The driveshaft is a major component of any vehicle. It has the duty of transferring torque and the rotation of the vehicle to the engine when you push the gear to drive.
Maybe you’ve had to repair your driveshaft multiple times and you are already wondering why your driveshaft keeps breaking or developing problems.
You may be forced to ask, “Why does my drive shaft keep breaking?”
In a nutshell, poor installation, fake spare parts, and weak products are some of the major reasons your driveshaft keeps breaking.
The driveshaft, otherwise called propeller shaft or drivetrain, is a metal round piece of material responsible for transmitting power and rotation and is used to connect some other components of the drivetrain system that cannot be linked directly because of their distance and the need for relative movement between them.
The driveshaft transfers torque between components that are separated by a distance since components of the vehicle are located in different places. It delivers torque from one component of the vehicle to other components.
Foremost, front-wheel drive vehicles do not use a drive shaft, it is the transmission and axle that are combined into a single unit called a transaxle.
Whereas in four-wheel and rear-wheel drive vehicles, the transmission and axle are separated. Therefore, the need for a driveshaft that will transfer the turning motion of the transmission to the axle.
Although all driveshafts perform the same function, they vary in vehicles. They are used differently in different vehicles. There are different configurations for front-wheel drive (FWD), four-wheel drive (4WD), and rear-wheel drive (RWD).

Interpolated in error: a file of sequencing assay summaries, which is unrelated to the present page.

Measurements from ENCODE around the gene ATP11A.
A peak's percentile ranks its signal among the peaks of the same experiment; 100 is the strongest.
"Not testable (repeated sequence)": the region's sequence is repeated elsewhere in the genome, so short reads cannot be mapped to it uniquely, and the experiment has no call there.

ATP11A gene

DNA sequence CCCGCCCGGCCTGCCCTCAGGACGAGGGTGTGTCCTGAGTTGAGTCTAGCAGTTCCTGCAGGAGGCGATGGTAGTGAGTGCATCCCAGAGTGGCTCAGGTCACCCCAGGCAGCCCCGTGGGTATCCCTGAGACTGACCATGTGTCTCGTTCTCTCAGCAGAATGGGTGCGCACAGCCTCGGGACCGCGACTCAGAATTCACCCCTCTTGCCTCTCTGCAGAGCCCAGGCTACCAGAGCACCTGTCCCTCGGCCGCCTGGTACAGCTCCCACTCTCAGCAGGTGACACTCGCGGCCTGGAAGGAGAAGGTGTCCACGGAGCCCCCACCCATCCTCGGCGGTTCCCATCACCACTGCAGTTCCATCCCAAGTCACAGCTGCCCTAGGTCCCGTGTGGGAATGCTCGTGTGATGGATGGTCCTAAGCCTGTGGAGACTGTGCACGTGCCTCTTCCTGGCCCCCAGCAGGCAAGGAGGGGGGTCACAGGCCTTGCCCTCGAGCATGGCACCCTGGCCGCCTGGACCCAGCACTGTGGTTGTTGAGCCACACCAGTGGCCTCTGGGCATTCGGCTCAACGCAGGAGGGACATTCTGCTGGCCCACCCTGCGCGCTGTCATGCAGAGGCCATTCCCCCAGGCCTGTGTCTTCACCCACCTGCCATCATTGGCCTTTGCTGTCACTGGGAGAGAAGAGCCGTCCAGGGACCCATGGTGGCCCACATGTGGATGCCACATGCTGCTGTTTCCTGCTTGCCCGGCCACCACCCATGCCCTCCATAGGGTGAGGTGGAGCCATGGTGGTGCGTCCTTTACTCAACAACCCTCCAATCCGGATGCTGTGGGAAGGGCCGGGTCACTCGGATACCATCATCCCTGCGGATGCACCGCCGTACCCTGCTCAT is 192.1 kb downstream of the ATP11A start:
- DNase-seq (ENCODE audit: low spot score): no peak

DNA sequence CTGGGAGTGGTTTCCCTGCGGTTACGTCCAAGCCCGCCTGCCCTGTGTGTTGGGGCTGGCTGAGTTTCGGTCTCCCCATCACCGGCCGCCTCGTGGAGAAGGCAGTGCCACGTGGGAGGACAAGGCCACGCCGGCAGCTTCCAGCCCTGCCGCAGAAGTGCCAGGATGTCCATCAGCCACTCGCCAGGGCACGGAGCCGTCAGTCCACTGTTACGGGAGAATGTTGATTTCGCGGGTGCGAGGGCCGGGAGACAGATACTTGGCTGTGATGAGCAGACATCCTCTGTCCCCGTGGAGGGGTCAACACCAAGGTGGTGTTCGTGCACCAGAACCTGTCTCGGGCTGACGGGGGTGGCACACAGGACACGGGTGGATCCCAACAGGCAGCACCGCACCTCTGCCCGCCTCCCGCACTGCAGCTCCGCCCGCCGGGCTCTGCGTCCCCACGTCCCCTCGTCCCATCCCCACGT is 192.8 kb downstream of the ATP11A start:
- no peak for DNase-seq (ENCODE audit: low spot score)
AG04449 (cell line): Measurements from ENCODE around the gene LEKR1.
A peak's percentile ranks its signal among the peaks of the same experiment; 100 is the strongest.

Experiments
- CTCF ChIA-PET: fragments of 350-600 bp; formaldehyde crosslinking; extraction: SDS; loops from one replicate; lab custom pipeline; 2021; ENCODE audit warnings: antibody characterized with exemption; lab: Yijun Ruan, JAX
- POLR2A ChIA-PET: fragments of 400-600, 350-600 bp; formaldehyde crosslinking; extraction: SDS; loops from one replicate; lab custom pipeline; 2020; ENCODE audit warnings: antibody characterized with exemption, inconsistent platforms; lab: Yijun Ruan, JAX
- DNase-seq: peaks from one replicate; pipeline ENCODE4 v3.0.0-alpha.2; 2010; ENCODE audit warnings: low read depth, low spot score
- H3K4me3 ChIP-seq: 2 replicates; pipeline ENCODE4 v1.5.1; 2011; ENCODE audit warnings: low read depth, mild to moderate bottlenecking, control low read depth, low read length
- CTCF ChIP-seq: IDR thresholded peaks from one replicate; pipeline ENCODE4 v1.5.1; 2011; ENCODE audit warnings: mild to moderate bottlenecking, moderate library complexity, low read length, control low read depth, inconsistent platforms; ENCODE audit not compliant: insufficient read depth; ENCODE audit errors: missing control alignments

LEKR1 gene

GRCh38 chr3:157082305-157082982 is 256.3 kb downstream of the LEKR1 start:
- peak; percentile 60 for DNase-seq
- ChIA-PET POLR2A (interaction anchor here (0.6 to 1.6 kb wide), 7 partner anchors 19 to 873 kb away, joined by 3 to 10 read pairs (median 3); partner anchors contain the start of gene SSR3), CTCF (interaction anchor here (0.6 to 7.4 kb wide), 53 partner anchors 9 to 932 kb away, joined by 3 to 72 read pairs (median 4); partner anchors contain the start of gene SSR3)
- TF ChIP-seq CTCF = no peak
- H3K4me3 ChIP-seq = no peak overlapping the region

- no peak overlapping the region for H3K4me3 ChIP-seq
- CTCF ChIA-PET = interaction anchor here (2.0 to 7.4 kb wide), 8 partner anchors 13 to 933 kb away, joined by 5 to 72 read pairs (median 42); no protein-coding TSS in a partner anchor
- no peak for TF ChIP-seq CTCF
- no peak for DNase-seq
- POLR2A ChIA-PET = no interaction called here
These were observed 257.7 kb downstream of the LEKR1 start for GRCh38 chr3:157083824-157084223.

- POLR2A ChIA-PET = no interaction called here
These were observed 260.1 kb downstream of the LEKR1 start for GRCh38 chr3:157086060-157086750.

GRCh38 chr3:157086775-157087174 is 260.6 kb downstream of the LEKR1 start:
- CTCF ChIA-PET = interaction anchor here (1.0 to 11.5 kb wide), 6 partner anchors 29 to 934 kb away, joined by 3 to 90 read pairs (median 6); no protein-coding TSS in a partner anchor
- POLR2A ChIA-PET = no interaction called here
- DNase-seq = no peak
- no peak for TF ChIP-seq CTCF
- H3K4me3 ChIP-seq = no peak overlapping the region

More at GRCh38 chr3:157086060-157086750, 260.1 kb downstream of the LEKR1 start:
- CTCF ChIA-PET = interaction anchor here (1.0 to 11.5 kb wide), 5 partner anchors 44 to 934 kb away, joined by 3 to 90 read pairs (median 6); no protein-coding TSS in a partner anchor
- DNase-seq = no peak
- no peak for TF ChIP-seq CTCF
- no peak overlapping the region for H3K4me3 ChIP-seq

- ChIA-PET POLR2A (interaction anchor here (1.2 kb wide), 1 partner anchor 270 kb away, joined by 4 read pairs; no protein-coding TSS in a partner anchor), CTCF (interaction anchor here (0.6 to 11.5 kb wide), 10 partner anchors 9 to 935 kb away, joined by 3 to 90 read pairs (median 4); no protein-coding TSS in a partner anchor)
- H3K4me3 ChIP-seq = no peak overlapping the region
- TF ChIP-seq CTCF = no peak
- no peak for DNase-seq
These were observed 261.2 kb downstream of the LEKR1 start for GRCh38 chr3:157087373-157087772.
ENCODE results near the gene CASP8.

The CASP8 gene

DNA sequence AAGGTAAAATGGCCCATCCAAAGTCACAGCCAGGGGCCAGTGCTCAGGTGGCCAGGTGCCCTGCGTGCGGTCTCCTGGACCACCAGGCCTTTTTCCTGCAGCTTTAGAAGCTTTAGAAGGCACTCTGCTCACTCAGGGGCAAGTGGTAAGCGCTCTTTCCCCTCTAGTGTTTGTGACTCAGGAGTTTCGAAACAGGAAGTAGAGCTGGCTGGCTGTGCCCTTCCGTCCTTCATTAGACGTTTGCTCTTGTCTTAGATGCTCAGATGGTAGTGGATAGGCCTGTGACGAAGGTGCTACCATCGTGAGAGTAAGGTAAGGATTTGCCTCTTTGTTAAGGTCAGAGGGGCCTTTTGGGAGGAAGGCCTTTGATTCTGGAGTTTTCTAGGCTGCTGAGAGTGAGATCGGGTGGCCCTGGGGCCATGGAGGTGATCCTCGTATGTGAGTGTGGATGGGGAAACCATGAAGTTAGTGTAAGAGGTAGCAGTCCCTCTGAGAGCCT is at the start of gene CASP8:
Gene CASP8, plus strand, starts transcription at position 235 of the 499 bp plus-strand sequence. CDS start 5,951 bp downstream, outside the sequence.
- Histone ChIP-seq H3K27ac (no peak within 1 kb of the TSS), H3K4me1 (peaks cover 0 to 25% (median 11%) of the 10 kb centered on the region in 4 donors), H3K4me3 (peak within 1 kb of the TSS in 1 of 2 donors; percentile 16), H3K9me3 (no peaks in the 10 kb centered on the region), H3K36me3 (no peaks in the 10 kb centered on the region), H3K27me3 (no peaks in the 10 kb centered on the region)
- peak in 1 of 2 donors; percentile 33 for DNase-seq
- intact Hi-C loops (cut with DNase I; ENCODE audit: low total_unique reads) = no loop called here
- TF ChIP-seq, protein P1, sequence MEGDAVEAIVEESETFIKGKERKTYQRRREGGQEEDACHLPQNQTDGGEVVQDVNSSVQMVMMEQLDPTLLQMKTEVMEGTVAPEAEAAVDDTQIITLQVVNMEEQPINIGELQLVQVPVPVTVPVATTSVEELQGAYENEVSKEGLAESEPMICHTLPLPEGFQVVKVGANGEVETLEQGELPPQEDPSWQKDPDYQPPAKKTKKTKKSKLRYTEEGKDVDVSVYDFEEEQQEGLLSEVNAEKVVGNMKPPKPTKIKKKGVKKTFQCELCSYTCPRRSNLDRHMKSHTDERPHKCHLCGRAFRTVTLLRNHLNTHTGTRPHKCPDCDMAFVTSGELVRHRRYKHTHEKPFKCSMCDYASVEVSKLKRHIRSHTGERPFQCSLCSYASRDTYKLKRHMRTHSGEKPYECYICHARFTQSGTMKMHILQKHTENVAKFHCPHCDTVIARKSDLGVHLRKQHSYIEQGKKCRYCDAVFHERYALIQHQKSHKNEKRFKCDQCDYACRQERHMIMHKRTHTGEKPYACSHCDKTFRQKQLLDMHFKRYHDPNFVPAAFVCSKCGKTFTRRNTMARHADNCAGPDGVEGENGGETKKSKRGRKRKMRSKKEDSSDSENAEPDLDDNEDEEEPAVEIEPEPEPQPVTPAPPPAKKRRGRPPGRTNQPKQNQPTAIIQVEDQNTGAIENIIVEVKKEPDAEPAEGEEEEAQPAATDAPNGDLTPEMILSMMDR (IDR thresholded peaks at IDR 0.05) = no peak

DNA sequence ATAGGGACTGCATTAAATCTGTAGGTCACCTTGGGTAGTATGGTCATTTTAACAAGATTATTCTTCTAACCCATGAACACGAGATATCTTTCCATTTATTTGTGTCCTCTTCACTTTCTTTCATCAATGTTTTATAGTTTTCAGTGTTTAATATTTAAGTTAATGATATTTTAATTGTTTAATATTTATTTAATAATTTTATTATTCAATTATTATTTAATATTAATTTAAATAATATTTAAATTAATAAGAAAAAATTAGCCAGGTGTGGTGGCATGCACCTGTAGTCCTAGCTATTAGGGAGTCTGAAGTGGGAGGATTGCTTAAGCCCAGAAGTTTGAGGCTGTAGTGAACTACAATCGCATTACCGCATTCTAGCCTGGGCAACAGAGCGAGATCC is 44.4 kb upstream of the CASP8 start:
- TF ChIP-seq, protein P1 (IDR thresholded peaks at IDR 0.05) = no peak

Driveshaft endures shear stress or force. They endure torsion and are designed to carry these forces without adding weight to increase the resistance of the forces.
Types of Driveshaft
There are different types of drive shaft depending on the vehicle’s wheel drive system.
Front-Wheel Drive (FWD)
In the front-wheel drive (FWD) system, the power needed to drive the vehicle is provided by the front wheels.
This implies that all components of the drivetrain are within the front of the vehicle.
While the all-wheel drive and the rear-wheel drive use the universal or u-joints, the front-wheel drive utilizes the constant velocity (CV) joints.
Rear-Wheel Drive (RWD)
Vehicles with the rear-wheel drive system have the rear wheels delivering the required power for the vehicle to drive.
As a result, it comes with a long driveshaft which at one end is connected to the transmission system of the vehicle and at the other end it’s connected to the differential by a universal joint.
All-Wheel Drive (AWD) or Four-Wheel (4WD)
Vehicles with All-wheel drive (AWD) or Four-wheel drive (4WD) have two driveshafts.
One is the same as obtainable in vehicles utilizing Rear-wheel drive (RWD), while the other which stays in the front is connected directly to the front differential and the transfer case by universal joints.
When your driveshaft is bad, they begin to display some signs which will impair your driving experience. Once you begin to notice one or more symptoms of a bad driveshaft or drivetrain, you’d have to visit your mechanic for a proper check and a plan to fix the problem.